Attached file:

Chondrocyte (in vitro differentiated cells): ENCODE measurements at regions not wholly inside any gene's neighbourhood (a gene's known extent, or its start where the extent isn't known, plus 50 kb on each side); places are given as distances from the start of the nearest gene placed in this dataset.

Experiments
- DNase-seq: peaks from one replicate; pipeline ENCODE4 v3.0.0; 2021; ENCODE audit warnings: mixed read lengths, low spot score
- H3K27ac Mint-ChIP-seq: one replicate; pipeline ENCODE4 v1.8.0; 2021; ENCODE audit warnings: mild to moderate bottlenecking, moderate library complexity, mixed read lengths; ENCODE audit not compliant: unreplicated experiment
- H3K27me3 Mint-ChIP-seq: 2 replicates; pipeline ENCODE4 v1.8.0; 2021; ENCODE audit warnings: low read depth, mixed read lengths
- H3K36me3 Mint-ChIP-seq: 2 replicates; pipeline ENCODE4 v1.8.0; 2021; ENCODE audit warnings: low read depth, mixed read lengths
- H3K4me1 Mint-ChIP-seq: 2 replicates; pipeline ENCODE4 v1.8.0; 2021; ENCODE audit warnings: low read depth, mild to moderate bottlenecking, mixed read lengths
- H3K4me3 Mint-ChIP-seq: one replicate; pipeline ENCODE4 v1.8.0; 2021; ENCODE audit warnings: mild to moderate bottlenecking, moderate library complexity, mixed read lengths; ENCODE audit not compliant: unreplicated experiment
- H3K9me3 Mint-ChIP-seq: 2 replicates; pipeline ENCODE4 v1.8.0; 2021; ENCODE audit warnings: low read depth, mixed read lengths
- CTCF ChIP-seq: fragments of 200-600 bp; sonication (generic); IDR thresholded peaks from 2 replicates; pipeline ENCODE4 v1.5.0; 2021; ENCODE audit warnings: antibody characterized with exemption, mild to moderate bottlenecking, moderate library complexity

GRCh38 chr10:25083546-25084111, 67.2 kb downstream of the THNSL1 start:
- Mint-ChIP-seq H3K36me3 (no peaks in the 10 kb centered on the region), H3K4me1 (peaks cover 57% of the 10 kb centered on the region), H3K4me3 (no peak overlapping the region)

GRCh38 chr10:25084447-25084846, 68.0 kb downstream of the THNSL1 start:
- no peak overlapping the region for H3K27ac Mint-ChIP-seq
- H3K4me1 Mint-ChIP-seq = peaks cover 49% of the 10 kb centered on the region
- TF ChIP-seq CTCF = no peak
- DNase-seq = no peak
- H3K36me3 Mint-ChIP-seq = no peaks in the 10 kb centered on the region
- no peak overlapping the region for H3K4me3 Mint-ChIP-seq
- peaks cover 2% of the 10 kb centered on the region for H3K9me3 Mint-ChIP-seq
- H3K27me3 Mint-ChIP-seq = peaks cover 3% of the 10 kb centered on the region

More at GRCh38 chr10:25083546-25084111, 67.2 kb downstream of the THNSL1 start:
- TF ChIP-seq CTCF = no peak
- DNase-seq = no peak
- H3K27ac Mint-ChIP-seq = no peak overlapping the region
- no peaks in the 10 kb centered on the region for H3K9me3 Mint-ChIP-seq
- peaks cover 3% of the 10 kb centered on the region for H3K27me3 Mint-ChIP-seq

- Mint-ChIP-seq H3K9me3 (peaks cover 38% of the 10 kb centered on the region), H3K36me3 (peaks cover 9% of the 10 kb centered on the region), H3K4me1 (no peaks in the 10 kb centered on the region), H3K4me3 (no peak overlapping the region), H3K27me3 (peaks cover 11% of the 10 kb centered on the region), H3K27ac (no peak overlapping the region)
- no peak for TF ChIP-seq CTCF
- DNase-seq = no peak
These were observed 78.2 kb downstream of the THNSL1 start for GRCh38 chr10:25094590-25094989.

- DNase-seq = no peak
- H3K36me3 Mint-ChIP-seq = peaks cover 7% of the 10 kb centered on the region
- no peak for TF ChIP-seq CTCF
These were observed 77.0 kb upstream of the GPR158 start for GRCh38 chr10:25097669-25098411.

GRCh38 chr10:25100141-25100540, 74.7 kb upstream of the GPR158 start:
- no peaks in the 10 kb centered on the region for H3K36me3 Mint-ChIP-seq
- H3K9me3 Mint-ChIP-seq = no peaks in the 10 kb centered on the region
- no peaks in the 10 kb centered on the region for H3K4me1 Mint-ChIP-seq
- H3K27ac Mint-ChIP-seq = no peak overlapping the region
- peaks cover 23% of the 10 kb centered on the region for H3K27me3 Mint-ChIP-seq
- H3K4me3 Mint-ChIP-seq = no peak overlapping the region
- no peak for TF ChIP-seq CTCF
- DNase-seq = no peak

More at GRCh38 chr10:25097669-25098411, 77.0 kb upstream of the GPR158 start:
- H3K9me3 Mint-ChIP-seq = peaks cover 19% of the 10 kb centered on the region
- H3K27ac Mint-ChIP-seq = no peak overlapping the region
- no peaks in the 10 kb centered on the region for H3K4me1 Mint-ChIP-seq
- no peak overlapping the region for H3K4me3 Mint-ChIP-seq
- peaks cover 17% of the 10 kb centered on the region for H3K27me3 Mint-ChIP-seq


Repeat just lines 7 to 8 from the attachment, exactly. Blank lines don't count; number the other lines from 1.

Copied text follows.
- H3K4me1 Mint-ChIP-seq: 2 replicates; pipeline ENCODE4 v1.8.0; 2021; ENCODE audit warnings: low read depth, mild to moderate bottlenecking, mixed read lengths
- H3K4me3 Mint-ChIP-seq: one replicate; pipeline ENCODE4 v1.8.0; 2021; ENCODE audit warnings: mild to moderate bottlenecking, moderate library complexity, mixed read lengths; ENCODE audit not compliant: unreplicated experiment